2.5 out of 5 stars.
“Last Christmas, I gave you my heart, but the very next day, you gave it away.” We all know the words to “Last Christmas,” the iconic holiday favorite by Wham! And that knowledge just adds to the painful predictability of the movie “Last Christmas,” a sort of rom-com directed by Paul Feig, written by Emma Thompson and Bryony Kimmings, and featuring the music of George Michael and Wham! It’s a film that may hit some sort of sweet spot thanks to its festive setting and likeable leads, but ultimately doesn’t know what it’s trying to be, and ends up coming off as forced rather than sincere.
“Last Christmas” follows Kate (Emilia Clarke) a young woman whose life is a disaster. She lives in London, but coach surfs with anyone who will take her to avoid going home to her domineering mother Petra (Thompson), drinks heavily, and works as a clerk in a holiday shop run by a woman who merely goes by Santa (Michelle Yeoh), while going on auditions to try and fulfill her singing aspirations. One day Kate meets Tom (Henry Golding), a kind man whose cheerfulness eventually starts to win her over, and he inspires her to make changes in her life.
There are plenty of sparkly lights throughout the film, a sweet rendition of “Last Christmas” at the end, and Clarke spends the majority of the movie dressed as an elf, which might be enough to satisfy some viewers looking to get their holiday fix. But there isn’t that much cheer to be found in this so-called Christmas movie, which tries to be light and sweet while also making a half-hearted attempt to be dramatic and address some heavier issues, few of which are necessary to the story. There are some funny moments and good bantering, but the success of these aspects of the film have to be credited to the cast. Yeoh and Thompson are both hilarious as both the mother and a motherly figure in Kate’s life, and they never miss an opportunity to point out her shortcomings. Clarke is a winning protagonist, and I think it’s safe to say that this film would have been less watchable had she not been in the lead. Clarke is adept at both comedy and drama, and she does a good job portraying Kate as someone who appears carefree and bubbly on the surface, but is actually suffering from a lot of trauma. She could be a really great rom-com star—if only she was given decent material. Clarke and Golding have decent chemistry, but their relationship never feels particularly romantic (the same could be said for the couple in another Clarke romance, 2016’s “Me Before You”).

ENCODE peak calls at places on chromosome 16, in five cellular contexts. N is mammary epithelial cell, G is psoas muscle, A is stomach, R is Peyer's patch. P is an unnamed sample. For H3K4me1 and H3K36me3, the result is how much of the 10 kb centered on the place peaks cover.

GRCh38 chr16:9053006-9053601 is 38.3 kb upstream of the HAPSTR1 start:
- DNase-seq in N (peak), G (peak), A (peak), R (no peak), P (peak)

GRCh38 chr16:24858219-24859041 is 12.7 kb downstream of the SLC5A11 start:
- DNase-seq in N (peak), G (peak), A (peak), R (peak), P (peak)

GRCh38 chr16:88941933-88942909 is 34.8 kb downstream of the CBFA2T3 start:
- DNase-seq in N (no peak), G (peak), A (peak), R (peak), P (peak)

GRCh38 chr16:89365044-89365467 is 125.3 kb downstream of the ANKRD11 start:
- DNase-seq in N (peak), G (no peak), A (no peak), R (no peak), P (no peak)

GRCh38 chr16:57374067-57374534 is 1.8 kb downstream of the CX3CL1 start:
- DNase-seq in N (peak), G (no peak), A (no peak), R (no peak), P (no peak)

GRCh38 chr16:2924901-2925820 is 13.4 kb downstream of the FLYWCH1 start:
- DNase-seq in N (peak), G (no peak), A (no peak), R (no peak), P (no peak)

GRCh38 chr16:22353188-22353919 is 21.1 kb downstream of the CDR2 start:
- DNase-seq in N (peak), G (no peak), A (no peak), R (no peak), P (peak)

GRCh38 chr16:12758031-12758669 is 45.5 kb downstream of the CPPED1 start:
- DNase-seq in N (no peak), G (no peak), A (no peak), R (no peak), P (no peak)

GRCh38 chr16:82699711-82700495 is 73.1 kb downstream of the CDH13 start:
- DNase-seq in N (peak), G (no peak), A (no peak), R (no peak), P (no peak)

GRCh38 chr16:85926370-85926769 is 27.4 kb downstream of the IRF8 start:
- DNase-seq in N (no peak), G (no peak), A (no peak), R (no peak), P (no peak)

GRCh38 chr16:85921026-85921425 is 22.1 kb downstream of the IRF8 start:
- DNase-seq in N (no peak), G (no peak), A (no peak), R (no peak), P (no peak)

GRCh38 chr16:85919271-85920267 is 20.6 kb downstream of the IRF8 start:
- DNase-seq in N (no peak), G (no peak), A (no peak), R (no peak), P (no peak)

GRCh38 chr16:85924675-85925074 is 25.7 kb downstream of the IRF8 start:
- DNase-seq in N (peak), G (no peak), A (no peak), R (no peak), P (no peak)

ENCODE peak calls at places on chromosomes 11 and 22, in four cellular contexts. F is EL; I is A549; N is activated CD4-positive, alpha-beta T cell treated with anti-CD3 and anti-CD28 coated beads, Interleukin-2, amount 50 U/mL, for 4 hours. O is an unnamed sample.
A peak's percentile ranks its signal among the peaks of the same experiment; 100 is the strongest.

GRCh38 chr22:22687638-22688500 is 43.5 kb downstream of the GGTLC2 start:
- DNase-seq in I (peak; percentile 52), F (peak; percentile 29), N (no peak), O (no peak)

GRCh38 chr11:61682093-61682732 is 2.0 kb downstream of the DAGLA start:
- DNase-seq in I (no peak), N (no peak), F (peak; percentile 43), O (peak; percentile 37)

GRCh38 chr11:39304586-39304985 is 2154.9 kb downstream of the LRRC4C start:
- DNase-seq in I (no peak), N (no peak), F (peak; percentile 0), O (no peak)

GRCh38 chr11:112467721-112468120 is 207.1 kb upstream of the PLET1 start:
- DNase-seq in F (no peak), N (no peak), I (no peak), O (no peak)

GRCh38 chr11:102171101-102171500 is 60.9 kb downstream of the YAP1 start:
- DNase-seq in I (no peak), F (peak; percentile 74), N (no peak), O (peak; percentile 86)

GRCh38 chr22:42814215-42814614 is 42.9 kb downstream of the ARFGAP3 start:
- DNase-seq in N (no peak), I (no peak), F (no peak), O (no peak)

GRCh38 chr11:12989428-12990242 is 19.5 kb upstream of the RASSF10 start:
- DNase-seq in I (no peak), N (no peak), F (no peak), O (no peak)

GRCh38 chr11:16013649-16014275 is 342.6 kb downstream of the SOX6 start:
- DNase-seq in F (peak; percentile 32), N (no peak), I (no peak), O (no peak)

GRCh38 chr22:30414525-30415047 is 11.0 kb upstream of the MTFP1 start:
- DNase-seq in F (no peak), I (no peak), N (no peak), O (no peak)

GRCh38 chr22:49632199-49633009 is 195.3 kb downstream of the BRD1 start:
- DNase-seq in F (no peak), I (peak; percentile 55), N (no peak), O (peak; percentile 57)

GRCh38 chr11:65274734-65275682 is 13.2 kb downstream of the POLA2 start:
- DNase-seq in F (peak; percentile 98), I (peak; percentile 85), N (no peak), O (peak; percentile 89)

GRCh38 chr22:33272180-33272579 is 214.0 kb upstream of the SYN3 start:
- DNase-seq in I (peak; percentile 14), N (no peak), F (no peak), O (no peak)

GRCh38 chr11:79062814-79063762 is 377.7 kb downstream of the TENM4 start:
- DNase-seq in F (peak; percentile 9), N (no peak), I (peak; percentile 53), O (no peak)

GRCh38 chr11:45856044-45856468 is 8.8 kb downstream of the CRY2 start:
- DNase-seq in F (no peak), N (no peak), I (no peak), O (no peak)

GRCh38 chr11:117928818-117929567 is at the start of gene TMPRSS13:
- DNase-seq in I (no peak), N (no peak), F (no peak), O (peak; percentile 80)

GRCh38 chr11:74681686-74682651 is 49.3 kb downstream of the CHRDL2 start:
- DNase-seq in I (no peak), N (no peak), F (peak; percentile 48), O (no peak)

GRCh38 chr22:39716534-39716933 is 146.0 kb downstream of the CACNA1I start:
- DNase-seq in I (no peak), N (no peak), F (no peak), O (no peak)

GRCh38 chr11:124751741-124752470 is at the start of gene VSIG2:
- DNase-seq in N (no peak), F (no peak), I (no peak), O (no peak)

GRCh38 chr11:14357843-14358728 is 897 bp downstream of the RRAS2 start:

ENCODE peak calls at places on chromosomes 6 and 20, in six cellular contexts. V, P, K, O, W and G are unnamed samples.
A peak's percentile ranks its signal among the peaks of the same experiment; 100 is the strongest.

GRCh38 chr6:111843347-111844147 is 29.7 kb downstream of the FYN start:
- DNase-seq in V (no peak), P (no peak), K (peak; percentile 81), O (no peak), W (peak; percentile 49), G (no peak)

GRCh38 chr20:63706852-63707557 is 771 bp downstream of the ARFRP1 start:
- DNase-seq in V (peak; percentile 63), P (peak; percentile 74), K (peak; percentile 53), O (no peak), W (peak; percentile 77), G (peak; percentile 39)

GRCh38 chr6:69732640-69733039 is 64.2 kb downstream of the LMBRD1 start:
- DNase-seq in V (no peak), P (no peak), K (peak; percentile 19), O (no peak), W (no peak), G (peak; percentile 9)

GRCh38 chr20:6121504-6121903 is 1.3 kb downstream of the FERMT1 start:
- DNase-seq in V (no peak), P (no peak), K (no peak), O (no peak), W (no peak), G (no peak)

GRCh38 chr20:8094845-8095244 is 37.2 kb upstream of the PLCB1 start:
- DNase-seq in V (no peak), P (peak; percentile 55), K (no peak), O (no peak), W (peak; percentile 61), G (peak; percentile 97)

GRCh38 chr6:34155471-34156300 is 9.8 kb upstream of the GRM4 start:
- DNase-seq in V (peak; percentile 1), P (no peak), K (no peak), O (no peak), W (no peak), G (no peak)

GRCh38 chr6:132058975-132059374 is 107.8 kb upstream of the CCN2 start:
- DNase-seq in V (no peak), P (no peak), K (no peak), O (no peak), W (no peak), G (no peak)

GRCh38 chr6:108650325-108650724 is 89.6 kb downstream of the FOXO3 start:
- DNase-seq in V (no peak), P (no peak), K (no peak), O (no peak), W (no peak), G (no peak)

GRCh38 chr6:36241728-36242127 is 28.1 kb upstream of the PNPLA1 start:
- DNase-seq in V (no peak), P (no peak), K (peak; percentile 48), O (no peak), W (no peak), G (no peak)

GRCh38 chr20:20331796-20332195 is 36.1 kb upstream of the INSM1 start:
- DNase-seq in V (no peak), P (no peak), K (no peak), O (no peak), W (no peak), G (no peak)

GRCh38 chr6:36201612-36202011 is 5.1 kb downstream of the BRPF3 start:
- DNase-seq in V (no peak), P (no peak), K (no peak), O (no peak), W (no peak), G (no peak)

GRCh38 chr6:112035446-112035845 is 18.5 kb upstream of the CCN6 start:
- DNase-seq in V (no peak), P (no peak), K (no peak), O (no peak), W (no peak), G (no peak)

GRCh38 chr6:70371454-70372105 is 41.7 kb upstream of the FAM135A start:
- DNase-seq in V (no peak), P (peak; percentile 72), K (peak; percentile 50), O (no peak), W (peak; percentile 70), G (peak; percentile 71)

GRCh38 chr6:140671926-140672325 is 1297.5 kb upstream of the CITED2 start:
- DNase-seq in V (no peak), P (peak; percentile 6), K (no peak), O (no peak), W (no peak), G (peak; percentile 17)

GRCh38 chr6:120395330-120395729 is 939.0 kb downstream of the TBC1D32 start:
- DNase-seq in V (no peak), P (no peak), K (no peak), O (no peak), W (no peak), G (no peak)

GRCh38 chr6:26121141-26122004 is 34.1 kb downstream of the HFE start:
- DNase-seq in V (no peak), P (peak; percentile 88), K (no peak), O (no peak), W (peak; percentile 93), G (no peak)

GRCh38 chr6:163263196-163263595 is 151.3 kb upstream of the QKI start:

In terms of the rest of the story, everyone and their mother who followed the marketing for this movie seemed to figure out the big twist, but even if you didn’t, it becomes very obvious as the story progresses. The fact that this predictable plot is played as a huge shocker is an eye-rolling moment in an already ridiculous story.
“Last Christmas” will definitely not go down as a new holiday classic, and in fact it’s a pretty bad movie altogether. While I wouldn’t say that it’s so bad it’s good, I also didn’t hate watching it, thanks in large part to the quirky characters and the cast that portrays them. As indicated before, we also hear a lot of George Michael music throughout the film, but the story never really takes advantage of that, and the fact that Kate apparently lives by George Michael is brought up at the start of the film and never circles back to really mean much in the end. But what “Last Christmas” did do was make me long for more holiday movies, and not the made-for-TV ones—which honestly is what this one should have been.
Runtime: 102 minutes. Rated PG-13.